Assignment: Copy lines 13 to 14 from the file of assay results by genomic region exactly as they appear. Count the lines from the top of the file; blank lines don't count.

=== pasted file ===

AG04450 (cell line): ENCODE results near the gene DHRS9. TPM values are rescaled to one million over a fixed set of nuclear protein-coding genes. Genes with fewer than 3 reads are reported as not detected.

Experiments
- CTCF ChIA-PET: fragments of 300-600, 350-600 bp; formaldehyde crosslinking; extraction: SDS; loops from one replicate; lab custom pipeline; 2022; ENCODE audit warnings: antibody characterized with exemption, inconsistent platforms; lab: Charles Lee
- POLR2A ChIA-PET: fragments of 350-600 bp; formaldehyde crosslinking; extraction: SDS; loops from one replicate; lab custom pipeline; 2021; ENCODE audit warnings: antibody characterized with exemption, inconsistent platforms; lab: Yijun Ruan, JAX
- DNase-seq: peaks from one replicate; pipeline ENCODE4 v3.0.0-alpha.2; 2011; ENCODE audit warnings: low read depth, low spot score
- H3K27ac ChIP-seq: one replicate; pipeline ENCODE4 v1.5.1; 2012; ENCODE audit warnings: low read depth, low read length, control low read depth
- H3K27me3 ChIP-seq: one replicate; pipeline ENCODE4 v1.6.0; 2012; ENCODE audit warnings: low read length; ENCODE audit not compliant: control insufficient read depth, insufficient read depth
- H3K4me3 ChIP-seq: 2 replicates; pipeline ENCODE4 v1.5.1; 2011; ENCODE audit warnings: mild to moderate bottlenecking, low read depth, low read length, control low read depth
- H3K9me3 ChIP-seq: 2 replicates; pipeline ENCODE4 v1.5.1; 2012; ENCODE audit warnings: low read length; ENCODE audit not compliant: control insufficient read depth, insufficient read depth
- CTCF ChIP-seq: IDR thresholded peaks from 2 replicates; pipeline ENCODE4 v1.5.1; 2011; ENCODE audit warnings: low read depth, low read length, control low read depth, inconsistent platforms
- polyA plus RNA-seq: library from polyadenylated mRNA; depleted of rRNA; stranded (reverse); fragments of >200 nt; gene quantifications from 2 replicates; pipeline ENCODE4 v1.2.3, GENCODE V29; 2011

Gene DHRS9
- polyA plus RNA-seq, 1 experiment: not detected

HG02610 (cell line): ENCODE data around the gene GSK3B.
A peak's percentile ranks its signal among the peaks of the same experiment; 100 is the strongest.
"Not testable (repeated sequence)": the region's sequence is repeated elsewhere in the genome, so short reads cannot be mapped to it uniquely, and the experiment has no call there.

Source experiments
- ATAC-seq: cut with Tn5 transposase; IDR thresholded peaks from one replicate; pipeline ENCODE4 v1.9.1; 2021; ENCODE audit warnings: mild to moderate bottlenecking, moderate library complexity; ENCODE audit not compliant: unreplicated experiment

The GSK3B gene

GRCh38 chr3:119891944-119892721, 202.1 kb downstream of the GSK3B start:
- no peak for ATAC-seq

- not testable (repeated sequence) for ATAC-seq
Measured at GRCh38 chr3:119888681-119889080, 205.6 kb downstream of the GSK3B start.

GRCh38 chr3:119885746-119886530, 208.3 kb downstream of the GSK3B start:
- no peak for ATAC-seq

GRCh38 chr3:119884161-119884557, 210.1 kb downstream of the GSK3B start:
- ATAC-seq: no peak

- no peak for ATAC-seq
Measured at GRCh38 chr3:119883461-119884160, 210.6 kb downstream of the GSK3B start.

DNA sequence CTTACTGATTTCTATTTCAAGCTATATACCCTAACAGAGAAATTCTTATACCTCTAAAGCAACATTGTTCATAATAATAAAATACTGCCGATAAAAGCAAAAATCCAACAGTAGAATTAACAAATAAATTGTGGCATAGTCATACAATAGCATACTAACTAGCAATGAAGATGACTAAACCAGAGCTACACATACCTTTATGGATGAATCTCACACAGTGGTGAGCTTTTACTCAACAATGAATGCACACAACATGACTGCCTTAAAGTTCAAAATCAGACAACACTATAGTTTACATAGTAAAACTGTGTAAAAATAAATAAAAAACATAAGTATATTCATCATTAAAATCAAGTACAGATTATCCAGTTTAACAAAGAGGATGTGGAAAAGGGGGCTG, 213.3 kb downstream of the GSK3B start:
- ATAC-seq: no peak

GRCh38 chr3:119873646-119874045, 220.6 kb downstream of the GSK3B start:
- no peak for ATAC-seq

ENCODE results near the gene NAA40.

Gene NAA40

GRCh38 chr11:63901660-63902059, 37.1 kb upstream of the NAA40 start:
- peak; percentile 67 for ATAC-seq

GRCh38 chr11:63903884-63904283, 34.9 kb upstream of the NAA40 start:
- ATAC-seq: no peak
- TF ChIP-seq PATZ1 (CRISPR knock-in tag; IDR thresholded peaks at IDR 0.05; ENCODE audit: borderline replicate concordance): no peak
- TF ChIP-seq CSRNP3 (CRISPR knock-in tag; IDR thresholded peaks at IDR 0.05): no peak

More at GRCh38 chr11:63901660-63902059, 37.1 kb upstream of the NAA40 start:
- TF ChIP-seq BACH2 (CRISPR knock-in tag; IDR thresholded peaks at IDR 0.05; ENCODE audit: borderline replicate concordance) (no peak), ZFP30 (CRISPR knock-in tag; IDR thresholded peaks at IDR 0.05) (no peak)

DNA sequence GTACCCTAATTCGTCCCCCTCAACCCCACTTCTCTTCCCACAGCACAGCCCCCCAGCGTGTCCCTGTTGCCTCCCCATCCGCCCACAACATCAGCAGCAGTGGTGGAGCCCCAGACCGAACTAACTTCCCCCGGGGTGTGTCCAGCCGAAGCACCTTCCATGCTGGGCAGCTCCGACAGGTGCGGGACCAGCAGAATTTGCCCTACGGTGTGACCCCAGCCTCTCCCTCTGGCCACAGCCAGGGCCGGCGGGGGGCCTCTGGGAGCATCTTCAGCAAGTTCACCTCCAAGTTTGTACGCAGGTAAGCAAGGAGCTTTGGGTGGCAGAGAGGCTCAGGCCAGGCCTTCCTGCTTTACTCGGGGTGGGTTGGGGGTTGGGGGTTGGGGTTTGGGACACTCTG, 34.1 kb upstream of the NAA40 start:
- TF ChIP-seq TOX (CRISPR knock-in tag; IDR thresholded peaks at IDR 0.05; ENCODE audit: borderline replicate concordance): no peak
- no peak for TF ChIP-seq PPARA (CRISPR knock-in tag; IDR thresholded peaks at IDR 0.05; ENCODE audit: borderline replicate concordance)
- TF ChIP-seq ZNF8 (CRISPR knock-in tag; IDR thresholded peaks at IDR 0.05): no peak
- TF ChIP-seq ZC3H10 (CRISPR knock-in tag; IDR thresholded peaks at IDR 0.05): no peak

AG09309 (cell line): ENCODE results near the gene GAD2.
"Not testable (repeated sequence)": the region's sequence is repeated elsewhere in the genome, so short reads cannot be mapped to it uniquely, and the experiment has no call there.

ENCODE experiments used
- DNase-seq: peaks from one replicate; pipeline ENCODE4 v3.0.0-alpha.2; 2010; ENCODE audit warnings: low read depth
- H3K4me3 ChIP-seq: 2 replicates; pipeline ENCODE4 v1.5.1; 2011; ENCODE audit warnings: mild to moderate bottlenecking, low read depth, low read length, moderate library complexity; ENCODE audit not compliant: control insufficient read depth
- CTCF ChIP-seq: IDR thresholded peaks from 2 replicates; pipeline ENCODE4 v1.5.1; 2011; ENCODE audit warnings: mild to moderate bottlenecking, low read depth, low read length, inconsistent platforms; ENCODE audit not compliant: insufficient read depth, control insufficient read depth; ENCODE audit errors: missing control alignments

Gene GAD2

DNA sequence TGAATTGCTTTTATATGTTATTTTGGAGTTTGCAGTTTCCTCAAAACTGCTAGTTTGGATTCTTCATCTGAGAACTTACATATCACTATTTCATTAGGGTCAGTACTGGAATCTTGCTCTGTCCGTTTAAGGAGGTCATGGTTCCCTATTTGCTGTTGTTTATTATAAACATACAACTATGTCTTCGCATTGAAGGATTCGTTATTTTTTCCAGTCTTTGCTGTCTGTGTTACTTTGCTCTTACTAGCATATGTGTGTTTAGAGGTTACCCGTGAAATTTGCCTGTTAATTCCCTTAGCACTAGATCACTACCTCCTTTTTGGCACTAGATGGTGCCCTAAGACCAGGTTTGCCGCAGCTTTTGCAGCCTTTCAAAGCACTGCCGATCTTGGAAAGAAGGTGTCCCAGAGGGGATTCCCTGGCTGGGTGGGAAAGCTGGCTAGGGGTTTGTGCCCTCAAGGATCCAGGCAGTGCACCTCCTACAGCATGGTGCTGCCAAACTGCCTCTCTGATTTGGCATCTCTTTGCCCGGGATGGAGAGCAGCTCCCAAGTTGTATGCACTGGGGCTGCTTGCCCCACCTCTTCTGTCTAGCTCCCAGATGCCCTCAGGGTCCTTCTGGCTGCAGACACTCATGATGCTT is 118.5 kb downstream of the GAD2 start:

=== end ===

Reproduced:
- polyA plus RNA-seq, 1 experiment: not detected

HG02610 (cell line): ENCODE data around the gene GSK3B.